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I have always read this story as part of Hawthorne's continuing exploration of a theme he expressed directly in The Scarlet Letter.
And be the stern and sad truth
spoken, that the breach which guilt has once made into the human
soul is never, in this mortal state, repaired. It may be watched
and guarded, so that the enemy shall not force his way again
into the citadel, and might even in his subsequent assaults,
select some other avenue, in preference to that where he had
formerly succeeded. But there is still the ruined wall, and near
it the stealthy tread of the foe that would win over again his
Parson Hooper has committed some sin, the exact nature of which is never reveals, although there are hints that it had something to do with the young woman in the coffin, especially since the veil and the funeral are tied together. He elects to display knowledge of his guilt to the community, although he never tells them what he has done, just as their "secret sin" remains unknown to him. Ironically, he, as Dimmesdale, become a better minister through his personal suffering.
His new appearance, and that is all that has changed, just his appearance, frightening the congregation, perhaps because he is now a mirror to them of things they would rather not face. Hooper could easily have taken off the veil, much as Hester could have taken off the Scarlet Letter when she return to the colonies ... but the taking off would not heal the breach, so they both elect to acknowledge their failing, one specified, the other not, until death.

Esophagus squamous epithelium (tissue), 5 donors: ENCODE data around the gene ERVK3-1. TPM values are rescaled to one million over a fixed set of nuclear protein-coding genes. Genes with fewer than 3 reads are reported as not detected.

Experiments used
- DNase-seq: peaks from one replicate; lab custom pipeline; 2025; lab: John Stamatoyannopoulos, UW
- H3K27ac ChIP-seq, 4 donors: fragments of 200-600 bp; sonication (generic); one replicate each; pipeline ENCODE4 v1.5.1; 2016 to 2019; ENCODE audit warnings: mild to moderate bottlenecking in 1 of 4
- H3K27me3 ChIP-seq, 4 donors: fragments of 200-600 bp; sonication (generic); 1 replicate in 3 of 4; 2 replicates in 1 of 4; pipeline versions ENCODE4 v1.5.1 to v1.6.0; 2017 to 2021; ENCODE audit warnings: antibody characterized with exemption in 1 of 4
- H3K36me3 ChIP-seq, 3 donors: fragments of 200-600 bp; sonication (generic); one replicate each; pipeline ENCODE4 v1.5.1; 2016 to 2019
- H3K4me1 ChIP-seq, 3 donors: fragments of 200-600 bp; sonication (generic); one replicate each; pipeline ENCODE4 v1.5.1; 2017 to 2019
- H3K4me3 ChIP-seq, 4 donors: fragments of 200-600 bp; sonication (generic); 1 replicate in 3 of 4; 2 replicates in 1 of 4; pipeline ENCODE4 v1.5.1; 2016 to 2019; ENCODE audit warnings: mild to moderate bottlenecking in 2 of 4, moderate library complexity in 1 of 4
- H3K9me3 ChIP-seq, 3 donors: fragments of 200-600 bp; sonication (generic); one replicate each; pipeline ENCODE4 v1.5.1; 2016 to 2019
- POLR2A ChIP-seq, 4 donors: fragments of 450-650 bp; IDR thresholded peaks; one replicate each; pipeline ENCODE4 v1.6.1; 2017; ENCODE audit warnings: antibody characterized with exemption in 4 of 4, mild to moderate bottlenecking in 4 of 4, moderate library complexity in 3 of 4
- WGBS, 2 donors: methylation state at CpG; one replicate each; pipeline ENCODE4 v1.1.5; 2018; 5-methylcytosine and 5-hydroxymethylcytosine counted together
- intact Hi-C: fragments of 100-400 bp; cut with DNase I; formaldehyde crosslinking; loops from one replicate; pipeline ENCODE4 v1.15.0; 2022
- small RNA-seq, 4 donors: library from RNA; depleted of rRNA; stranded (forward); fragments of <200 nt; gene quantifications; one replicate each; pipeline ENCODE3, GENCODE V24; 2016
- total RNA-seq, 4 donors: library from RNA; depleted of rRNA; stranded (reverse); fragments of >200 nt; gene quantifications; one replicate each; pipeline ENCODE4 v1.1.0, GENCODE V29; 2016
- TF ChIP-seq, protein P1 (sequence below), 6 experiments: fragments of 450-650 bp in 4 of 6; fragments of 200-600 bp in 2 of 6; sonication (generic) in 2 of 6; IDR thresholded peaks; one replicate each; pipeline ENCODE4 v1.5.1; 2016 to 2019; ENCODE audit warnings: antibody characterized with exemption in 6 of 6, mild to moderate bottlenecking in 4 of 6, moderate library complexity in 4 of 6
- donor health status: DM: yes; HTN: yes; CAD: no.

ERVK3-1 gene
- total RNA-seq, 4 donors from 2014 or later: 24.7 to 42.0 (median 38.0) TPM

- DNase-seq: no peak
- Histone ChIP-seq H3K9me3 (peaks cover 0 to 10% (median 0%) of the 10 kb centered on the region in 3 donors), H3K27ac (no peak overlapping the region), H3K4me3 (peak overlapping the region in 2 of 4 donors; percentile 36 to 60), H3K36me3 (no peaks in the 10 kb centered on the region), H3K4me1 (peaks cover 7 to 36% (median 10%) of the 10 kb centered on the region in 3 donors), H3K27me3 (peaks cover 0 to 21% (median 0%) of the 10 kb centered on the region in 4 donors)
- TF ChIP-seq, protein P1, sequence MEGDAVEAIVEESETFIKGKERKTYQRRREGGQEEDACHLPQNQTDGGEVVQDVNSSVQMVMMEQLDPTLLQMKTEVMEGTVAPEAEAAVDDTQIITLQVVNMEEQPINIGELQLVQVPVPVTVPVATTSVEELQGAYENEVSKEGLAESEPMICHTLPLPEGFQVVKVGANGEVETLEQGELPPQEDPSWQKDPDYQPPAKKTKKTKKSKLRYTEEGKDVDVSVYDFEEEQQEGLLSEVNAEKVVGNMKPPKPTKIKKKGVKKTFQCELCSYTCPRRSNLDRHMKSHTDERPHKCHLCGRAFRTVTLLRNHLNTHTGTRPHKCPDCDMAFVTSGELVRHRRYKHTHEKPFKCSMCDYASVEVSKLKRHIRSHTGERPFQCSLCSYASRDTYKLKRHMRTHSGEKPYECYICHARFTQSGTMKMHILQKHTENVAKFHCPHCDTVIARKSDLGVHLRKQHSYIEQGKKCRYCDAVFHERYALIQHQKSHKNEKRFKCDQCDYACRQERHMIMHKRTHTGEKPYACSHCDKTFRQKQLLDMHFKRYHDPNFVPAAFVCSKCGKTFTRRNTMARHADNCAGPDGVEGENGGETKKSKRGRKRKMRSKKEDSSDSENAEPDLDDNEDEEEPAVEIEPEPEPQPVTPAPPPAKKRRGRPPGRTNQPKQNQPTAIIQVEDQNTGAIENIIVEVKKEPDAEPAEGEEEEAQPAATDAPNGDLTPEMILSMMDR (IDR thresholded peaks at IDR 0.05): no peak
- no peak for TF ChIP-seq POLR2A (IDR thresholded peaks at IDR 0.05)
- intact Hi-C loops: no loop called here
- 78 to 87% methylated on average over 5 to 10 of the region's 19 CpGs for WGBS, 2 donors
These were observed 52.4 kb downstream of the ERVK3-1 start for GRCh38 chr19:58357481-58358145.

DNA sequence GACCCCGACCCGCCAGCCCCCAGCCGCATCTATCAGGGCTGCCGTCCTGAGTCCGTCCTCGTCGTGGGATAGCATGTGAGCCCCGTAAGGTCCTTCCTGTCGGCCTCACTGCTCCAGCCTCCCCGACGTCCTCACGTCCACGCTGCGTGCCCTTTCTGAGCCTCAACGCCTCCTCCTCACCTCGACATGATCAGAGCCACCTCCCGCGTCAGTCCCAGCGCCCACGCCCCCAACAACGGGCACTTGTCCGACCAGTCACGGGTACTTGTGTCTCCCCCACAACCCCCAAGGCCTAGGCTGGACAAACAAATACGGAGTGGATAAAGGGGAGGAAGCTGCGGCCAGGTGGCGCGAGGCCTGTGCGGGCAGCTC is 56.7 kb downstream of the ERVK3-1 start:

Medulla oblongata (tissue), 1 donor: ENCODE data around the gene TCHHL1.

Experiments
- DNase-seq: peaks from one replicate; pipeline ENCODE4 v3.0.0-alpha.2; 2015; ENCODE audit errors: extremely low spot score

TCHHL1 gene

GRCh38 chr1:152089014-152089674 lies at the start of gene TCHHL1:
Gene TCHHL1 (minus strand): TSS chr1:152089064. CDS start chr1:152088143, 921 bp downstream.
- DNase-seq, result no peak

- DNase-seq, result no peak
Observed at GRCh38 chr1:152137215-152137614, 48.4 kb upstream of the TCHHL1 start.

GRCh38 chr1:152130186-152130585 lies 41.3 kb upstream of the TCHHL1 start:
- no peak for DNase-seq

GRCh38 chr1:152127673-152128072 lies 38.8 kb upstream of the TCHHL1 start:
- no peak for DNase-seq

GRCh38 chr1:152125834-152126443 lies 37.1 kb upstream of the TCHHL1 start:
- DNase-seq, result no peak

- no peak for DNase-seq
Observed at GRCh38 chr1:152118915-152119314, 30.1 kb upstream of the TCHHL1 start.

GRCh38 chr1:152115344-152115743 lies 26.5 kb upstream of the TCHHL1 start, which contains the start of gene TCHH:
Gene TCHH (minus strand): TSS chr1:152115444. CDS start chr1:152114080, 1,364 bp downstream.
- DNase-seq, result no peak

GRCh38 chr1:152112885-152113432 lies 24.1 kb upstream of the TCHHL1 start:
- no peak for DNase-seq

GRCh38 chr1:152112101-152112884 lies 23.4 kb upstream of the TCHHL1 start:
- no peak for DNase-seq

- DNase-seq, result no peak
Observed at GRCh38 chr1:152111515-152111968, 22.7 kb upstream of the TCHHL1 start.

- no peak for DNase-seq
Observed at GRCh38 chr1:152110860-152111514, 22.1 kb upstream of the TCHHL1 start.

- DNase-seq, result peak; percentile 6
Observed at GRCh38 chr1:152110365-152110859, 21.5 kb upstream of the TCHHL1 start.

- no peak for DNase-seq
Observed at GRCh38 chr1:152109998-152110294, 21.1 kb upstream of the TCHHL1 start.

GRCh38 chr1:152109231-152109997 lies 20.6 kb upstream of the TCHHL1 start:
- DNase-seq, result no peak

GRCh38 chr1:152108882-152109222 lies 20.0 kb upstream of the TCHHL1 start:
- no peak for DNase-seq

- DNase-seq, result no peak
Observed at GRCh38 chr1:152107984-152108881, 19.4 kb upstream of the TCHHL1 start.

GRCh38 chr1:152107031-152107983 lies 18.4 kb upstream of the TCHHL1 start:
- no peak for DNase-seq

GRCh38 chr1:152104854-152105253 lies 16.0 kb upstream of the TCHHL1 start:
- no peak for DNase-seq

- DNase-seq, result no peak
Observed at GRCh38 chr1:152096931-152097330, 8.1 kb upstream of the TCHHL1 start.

It's difficult for us, inhabitants of a world that almost denies sin, to understand their position, but for older generations sin was as real as psychosis is to us in the era of Freud. When you sinned, you created a breach that was never really healed in this life. This story, like many others of Hawthorne, explore this breach and its implications.
Hawthorne's story about a minister who wears a black veil to hide his face from the world contains levels of meaning that is reflective of both his writing and the American literary movement at the time. The story's macabre tone and repressive early-colonial New England Puritan setting are familiar elements in Hawthorne's fiction, and they serve to underscore the unsettling behavior of the main character and the work's concern with the nature of secret sin and humans' fallen nature. We see this in his work, considerably present in The Scarlet Letter, where society, hypocrisy, and lapsed faith seem to converge in the character of Hester. Hawthorne's intended meaning with the tale has been the subject of considerable debate, with critics seeing it variously as a deprecation of Puritan fanaticism, a study of a misunderstood outsider ostracized by a community's intolerance, and an exploration of the clergyman's guilt after his crime against a young woman. Other readers argue that the tale is purposefully ambiguous because the psychological and religious complexity it seeks to express could not be captured in a straightforward moral tale. This is reflective of American literature at the time which sought to explore moral complexities and ambiguity in its art, as evidenced in other writers of the time, such as Melville.
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